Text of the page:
My husband, Josh, remarked on one he had read the other night – Machnisei Rachamim – that says the following:
- Propagators of prayer, Make our prayer heard.
- Presenters of Tears, Put our tears before The King who gives into those tears.
I’ll admit when he first shared this, my inclination was to be mad at G/d – who are you? You invite my prayers so you can hear them? You help me to cry so I can cry before you? Why not just help me skip the pain in the first place?
Example two is laced throughout our services this season. G/d is portrayed as a father and a king, a G/d of judgment and a G/d of mercy. Huh? My own dad is a comforter and not a ruler from on high. My dearest loved ones don’t judge me – they see me with mercy and love me for who I am.
So what is the invitation of Rosh Hashanah? How do these examples answer our question of confidence and humility?
When you dig into both of these examples, you realize they present a yin and a yang of sorts. America may be polarized these days but the reality is, our whole lives are filled with grey spaces. Blacks and Whites are forever mixing together in the holy messiness of our lives.
I know that the challenge of building our new home at 2300 H Street – a planning process that by my estimates is going on its TENTH year – will make the moment all the sweeter when we finally open our doors. The struggle has helped us to clarify the value of home. With so much time to plan, we understand more fully the need for our community to welcome one another with open arms, to think critically together on how we will exercise our Jewish values in the world. I will have personally learned far more about the professional, the giver, the asker, that I want to be, than had someone just handed me the keys to a new home. My great pride in opening our doors will be enhanced by the humility I also feel at how long it took to get there. Confidence and humility – lifting each other up.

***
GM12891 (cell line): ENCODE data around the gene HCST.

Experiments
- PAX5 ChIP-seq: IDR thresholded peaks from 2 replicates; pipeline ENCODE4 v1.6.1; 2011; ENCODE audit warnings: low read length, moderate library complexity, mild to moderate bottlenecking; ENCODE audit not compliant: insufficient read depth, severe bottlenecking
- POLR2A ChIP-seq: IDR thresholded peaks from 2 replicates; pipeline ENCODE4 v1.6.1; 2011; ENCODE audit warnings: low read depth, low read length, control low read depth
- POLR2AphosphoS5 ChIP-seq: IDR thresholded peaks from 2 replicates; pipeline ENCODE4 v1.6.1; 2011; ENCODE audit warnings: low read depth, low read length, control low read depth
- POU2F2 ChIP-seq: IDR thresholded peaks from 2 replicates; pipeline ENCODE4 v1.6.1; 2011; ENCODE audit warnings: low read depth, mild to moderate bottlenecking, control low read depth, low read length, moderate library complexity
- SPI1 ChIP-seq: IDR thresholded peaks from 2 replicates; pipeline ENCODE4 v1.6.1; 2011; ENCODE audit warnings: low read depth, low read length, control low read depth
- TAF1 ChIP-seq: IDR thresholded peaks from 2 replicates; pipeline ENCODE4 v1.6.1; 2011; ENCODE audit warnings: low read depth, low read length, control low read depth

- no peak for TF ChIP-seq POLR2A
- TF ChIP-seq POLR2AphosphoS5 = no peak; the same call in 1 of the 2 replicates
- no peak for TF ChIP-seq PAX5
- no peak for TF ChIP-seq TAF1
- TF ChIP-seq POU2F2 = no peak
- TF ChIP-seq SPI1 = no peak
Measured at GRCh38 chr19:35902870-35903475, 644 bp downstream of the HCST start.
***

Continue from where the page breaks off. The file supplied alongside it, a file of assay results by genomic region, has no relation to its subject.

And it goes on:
And I tell people all the time that I would never wish my journey to motherhood on my worst enemy – it has been a painful one, filled with deep bumps in the road and the worst days of my life. But never have I wanted to trade it. My adoration of my children, my sense of priorities, my best mothering moments can be attributed to the pain it took to get here. I am a great mom to my kids because I am a mom who has been humbled by the process of becoming one. I am a confident mother AND I am a humble one.
The real invitation this Rosh Hashanah offers is to allow our confidence and humility to co-exist. If we only cried without someone to comfort our tears, we’d struggle daily. If we were only shown mercy, would we ever try to improve ourselves? We are invited to recognize that confidence does not have to come at the expense of humility – nor does humility have to come at the expense of confidence. To be the best person we can be requires us to have both, sitting side by side in our hearts.
This Rosh Hashanah, I invite you to think about your year and be kind to yourself. Tell yourself you are awesome. Recognize the hard and holy work it took to be YOU this year. Take a compliment – you DO look great! That was an awesome question you asked! You worked so hard on that project and it shows!
AND – not BUT – be humble. Be grateful. There is more work to be done. Someone beside you tonight is lonely, missing home, and could really use a smile and hello as you leave this room. Deeper kindness can always be extended from you to others, more mitzvot waiting to be done. There is a global issue – climate change, prison reform, immigration, SO. MANY. ISSUES. – that need you working a little harder to make change today than you did yesterday.
This Rosh Hashanah, pray with your might and know your prayers can be answered. Cry through your pain and know that G/d can take your tears. May your confidence grow and may your humility be plentiful this year.